2018 sees the 50th anniversary of the Booker Prize and among the many things that will no doubt occur to celebrate this, the sponsors are challenging us to see how many of the previous winners we can read by the end of May. On a quick check I think I've read maybe half a dozen. I say "maybe" because there are a couple I might or might not have read. Not every book stays totally with you. That's part of their joy, you can go back and do it all again.
Towards the end of 2017 I lost two of my main outlets for talking about books. One of them paid a nominal amount for reviews, the other didn't but did source free books. So at the turning of the year I was thinking "well, that's the reviewing done…time to move on to other things". This chimed well with a notion picked up from Rebecca Campbell that what is rising in us can only rise, if what is falling is allowed to fall away. I was prepared to believe that this is the universe telling me: you've done your apprenticeship, start work.
So I started the year thinking that on the upside I could now 'just read the books'. I wouldn't have to think about them, I wouldn't have to talk about them.
And I could write about other things instead.
Just who did I think I was kidding? I've never 'just read' a book. When I was being read Brer Rabbit as a toddler I was asking 'why?' and 'whats'it mean?'.
Ok, I did spend four years of O- and A-level English decrying the need to pull literature apart rather than just enjoying it for what it is…in retrospect I know that I love Macbeth and Waiting for Godot and Tess all the more for having been made to focus intently on them, and I know that I read books differently now as a result. So to Mr Potter I say (yes, again!) "Thank you…and I'm sorry."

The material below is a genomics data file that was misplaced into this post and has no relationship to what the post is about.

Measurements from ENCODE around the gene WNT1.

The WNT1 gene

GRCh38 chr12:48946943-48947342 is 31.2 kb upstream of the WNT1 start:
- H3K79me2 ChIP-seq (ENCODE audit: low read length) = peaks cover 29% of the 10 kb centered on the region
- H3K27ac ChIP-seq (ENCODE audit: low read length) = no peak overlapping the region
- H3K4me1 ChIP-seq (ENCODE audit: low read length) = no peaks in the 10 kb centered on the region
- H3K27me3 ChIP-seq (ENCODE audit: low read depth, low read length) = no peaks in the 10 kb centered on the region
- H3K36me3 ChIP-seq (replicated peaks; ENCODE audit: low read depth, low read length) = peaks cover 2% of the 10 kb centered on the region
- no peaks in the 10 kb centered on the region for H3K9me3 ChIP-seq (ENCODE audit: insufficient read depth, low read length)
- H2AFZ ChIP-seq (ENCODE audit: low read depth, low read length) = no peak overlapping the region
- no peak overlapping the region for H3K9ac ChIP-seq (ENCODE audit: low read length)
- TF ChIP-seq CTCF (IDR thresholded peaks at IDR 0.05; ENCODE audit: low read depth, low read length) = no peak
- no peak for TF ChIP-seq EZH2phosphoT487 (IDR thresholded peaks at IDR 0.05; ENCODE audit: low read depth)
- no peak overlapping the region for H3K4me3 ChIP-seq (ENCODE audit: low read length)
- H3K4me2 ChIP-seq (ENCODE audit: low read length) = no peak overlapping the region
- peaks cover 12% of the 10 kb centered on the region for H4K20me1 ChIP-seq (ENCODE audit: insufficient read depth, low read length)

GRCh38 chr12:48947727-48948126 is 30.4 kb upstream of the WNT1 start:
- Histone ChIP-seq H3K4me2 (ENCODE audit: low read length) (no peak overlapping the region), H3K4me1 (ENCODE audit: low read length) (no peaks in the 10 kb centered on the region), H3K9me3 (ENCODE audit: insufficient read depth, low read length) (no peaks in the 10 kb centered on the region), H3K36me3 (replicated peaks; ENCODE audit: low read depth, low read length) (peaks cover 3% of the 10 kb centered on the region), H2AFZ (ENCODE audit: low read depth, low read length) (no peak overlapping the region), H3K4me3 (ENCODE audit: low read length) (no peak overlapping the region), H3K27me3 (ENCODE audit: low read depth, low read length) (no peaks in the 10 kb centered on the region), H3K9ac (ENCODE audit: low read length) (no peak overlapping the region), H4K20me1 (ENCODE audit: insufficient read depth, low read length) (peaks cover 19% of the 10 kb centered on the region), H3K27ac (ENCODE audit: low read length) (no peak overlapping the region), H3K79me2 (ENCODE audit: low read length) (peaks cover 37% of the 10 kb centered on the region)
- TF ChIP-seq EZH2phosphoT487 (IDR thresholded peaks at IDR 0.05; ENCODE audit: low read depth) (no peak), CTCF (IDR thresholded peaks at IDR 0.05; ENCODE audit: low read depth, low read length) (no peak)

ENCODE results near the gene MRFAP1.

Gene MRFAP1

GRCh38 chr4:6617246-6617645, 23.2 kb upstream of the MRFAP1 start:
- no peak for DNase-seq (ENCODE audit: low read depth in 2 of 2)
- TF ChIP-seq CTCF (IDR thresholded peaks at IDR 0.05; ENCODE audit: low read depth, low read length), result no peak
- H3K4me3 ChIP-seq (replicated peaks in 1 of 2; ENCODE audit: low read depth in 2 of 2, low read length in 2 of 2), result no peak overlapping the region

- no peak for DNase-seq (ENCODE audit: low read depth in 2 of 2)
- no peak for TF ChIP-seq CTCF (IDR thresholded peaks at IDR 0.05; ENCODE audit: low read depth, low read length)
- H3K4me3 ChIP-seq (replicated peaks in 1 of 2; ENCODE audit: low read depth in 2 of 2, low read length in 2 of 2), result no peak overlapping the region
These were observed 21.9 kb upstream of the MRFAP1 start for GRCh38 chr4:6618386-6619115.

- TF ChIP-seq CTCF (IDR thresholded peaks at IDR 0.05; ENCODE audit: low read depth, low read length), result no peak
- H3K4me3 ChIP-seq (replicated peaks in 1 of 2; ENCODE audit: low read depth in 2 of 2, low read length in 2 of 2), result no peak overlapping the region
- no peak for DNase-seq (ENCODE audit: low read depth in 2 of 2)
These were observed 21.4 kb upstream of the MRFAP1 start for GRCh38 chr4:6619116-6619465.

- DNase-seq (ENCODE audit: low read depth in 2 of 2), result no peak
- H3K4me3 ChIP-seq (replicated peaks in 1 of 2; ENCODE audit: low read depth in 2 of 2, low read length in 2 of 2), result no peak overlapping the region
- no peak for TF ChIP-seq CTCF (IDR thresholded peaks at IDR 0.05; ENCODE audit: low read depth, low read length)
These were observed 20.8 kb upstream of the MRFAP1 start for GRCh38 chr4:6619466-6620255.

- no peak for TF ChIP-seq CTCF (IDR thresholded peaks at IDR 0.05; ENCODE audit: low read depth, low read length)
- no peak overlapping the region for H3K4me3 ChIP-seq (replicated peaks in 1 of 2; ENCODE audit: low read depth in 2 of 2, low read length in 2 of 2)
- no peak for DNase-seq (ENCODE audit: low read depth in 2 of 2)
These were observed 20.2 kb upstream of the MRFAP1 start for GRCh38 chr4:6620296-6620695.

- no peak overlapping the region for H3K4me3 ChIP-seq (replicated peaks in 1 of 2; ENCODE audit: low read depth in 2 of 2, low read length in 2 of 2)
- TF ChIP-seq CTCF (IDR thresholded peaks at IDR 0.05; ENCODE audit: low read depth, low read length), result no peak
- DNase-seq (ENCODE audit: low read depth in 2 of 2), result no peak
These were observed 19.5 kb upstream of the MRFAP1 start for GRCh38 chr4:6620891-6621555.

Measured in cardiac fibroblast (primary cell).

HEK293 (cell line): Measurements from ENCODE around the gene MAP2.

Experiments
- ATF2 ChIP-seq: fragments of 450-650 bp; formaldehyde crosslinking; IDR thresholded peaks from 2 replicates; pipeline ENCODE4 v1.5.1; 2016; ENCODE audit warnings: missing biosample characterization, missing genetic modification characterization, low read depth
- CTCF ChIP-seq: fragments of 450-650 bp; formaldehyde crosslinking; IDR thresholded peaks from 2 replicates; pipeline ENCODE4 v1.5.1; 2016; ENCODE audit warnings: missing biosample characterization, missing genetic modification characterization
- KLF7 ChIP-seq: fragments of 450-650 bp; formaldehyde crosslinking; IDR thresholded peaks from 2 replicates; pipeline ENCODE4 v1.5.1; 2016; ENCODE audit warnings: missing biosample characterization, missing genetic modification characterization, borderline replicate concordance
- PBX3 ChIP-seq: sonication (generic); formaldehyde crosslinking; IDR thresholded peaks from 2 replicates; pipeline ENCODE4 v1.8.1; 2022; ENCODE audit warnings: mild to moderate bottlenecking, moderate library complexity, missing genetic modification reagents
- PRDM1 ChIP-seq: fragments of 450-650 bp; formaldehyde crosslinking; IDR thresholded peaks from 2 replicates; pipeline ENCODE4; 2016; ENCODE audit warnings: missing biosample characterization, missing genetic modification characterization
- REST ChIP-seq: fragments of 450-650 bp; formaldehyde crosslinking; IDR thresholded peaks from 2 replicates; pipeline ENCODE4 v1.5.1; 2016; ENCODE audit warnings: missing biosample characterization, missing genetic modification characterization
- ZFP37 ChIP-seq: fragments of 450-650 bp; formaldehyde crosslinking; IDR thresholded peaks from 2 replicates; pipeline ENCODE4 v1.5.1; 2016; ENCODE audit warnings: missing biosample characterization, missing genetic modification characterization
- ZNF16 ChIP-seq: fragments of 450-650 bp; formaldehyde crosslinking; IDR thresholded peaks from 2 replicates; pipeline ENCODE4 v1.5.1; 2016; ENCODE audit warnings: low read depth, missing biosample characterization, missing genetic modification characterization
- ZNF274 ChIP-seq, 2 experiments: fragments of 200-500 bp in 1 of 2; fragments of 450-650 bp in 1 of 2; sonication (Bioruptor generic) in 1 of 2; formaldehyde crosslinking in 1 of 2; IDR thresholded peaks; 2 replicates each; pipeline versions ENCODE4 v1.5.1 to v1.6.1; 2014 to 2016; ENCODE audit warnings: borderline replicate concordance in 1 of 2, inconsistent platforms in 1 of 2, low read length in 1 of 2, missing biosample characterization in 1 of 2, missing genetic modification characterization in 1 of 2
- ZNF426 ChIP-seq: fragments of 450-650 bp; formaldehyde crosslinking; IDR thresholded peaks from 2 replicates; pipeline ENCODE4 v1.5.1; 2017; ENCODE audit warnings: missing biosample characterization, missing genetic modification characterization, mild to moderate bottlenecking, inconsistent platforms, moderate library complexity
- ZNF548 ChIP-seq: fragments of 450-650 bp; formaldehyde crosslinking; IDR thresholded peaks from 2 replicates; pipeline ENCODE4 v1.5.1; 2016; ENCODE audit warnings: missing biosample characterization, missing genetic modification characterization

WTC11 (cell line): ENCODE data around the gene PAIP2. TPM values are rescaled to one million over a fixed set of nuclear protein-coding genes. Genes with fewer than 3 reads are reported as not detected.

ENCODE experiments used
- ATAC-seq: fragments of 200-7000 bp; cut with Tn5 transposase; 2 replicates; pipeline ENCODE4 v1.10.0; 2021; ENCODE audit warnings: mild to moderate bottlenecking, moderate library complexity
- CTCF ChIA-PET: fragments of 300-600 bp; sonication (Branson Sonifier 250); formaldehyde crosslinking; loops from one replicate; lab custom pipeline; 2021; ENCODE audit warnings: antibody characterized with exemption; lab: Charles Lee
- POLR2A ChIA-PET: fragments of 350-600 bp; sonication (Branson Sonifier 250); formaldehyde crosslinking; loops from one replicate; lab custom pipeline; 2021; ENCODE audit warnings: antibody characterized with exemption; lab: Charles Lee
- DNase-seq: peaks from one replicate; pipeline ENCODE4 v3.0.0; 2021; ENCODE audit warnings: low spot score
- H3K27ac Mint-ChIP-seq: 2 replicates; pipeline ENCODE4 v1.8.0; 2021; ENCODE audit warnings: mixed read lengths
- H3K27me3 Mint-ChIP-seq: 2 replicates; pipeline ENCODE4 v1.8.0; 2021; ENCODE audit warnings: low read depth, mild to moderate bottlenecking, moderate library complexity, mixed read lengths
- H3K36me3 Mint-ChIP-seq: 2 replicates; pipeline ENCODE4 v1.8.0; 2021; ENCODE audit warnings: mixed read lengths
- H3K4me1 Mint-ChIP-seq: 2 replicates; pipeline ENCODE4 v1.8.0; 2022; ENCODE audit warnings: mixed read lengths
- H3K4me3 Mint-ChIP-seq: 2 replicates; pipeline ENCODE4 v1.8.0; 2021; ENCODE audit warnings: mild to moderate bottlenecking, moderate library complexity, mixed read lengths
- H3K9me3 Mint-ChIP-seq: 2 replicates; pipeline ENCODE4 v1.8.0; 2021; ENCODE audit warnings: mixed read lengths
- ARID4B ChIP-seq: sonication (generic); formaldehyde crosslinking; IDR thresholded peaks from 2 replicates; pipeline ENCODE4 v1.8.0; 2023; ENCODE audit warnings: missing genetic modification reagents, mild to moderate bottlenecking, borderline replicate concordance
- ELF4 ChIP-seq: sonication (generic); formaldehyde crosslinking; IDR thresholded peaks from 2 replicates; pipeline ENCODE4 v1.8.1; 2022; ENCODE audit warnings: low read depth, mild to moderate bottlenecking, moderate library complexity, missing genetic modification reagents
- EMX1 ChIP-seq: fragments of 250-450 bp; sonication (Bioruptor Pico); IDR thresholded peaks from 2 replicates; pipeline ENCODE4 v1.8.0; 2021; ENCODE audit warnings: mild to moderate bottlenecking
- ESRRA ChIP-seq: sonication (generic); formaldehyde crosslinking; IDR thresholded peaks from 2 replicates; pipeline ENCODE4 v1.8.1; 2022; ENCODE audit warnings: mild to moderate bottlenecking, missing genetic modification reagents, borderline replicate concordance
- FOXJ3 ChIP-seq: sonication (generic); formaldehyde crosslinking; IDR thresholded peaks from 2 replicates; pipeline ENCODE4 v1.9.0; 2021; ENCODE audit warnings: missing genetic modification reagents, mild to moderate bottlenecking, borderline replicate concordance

I don't quite pull books apart the way we were taught in LitCrit classes. Nor do I dissect them to see 'why they work' as creative writing tutors would have me do. I still love to lose myself in the other world, suspend disbelief, go with the flow (or the fear) – but I also give my subconscious permission to note the language, mark the pages, make a note to bring me back to look at it again. I choose to believe that most fiction authors write not to teach us, but to transport us, so I think my first duty as a reader is to allow myself to be transported. In some non-fiction too… and often non-fiction leads to the fiction and vice-versa. That we should learn something along the way is, I choose to believe, the happy happenstance, not the purpose.
If Dickens' only aim was to highlight social injustice he had other ways of doing that. He didn't want to teach us about it, he wanted us to experience it for ourselves. Only then would we not only know about it, we would care about it. Maybe do something about it? That's why Cathy Come Home did more than any amount of protesting and politicking. Not enough, but a start. A start we need to make over, as it happens. Films and books speak to our emotions not just our brains…and we are an emotional species…which is why books (and films) matter. It is why we should engage with fiction and drama, as well as fact and dogma.